Charity and Ethics
The phrase “charity begins in the home” is false. Charity begins in a society’s social norms and values. When a person is deciding on which charitable organization to support, they are subconsciously affected by a sliding scale of values. A person’s choice is not altruistic, but is rather laden with morals and ethics.
People follow society’s current social issues, often placing emphasis on one cause over another, and the choice to give money and/or time is based on the bias for one charitable cause. Value-laden choices mix societal trends with personal beliefs. For instance, a person may support society’s call for increased protection of the earth’s climate, but when choosing a cause to champion, they dismiss the arguments for protection and instead base their choice on how they feel about a particular cause. For them, the emphasis is not on what society views as a problem, but on what issue is most personally important.
Recently, I spent a morning reviewing grant requests. As I read through the various applications, I realized that I had sorted the requests based not on need, but on my preference for their target population. I also recognized I sorted the applications based on perceived need. I weighed each application based on my knowledge of other outside funding and outcomes the organization has had with previous monies. My intent to grant money to organizations was altruistic, but my choices were value-laden. I chose what organization should receive funds based not on society’s values, but on my own. Once I realized how my choices may involve an intrinsic bias, I stepped away from the process to reflect on my morals and ethics.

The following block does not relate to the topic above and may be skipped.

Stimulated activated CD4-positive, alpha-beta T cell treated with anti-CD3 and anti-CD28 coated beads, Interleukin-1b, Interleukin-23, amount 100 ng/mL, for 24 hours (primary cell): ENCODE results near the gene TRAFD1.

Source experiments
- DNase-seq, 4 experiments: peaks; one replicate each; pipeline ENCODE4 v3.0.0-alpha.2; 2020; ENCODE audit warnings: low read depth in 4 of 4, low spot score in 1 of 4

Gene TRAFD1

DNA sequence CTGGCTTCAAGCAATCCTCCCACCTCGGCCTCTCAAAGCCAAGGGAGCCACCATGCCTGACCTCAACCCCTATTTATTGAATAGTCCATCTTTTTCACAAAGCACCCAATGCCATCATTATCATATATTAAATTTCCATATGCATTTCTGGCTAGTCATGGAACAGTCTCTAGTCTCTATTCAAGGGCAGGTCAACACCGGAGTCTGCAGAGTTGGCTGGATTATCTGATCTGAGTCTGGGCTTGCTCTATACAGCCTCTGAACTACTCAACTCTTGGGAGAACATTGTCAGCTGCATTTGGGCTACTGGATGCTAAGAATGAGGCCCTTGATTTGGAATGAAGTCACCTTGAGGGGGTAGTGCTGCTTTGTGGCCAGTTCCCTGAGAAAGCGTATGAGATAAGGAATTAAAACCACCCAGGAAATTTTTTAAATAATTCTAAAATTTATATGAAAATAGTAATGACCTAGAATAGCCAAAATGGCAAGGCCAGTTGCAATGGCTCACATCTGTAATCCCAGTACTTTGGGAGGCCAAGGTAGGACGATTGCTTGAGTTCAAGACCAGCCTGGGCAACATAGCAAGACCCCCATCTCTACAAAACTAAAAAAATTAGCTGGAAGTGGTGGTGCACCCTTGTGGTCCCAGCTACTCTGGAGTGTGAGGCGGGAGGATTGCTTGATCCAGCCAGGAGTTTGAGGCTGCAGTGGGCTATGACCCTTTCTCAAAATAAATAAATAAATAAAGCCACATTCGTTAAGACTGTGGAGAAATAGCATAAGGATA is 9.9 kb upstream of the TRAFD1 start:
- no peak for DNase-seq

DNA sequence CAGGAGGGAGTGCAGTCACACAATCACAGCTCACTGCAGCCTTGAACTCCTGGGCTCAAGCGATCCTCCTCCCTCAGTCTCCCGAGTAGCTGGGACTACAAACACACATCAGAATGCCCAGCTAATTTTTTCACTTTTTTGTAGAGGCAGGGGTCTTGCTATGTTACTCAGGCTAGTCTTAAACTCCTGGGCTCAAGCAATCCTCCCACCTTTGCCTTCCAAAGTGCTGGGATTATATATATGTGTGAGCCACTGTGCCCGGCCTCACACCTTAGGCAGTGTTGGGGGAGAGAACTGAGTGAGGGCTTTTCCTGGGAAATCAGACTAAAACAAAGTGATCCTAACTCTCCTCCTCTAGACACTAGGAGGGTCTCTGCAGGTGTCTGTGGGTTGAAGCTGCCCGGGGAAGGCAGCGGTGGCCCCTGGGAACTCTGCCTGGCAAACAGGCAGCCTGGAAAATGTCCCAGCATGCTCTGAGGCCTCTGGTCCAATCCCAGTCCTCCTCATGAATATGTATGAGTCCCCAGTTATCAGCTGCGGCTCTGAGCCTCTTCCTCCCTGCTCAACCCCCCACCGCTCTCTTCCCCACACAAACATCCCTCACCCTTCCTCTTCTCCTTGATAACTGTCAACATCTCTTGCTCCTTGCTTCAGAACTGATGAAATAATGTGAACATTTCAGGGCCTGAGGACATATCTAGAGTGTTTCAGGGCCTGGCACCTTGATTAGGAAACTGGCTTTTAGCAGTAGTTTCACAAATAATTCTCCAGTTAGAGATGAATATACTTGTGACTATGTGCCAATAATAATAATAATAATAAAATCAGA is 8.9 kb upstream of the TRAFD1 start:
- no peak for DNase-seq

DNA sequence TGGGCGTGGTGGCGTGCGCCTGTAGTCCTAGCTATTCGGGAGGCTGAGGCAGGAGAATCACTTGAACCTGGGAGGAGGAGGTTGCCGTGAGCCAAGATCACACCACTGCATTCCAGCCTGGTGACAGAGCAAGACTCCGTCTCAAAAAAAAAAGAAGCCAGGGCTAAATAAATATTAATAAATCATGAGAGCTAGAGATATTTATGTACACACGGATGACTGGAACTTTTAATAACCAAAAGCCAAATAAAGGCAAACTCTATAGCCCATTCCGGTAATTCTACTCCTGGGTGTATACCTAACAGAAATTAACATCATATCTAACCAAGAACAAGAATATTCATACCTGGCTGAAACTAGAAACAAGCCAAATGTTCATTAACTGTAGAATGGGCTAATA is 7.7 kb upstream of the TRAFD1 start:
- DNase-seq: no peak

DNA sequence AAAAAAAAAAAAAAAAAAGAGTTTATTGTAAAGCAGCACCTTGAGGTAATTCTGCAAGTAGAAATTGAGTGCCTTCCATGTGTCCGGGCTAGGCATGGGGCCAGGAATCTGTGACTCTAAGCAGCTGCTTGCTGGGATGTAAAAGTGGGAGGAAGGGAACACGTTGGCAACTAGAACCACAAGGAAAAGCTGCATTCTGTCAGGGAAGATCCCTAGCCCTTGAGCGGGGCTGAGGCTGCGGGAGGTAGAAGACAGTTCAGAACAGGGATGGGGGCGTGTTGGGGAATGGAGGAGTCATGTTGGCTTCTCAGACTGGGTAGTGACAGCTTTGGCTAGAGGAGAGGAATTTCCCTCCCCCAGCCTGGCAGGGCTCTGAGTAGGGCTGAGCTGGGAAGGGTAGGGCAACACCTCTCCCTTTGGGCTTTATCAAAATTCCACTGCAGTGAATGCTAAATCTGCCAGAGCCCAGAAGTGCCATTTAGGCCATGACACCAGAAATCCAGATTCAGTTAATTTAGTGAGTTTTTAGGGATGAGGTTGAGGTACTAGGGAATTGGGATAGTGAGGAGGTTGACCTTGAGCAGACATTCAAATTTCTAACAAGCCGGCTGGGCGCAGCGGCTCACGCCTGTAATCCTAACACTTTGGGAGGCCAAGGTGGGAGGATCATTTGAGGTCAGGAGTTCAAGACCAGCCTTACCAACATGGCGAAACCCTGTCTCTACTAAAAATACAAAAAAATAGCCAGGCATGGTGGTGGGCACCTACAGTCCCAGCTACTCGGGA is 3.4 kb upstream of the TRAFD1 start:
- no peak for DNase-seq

Ethically, I knew it was wrong to determine whether an organization would be funded based on subconscious preconceptions of an organization’s target population or outside funding. The act of providing money to help a population of underserved people should not be taken lightly. The ability to determine where the money is granted is immense. No charitable organization should be diminished because it does not reflect my personal preferences, especially when I am acting on behalf of a trust or foundation. Personal preferences may determine choices when I am choosing a charity as an individual.
The act of picking a charity to support as an individual is still laden with preferences. While trying to choose a charity based on society’s emphasis on important issues, perceived needs, and funding, people will invariably choose based on their beliefs. The act of giving to charity is interwoven with personal bias. Electing to give to a women’s shelter over saving the dolphins is charged with a person’s sliding scale of values. Charitable choices are determined by morals, values, and, for some, the need to be viewed as altruistic. Charity reflects society's norms and values; an individual’s choice to support an organization reflects their values.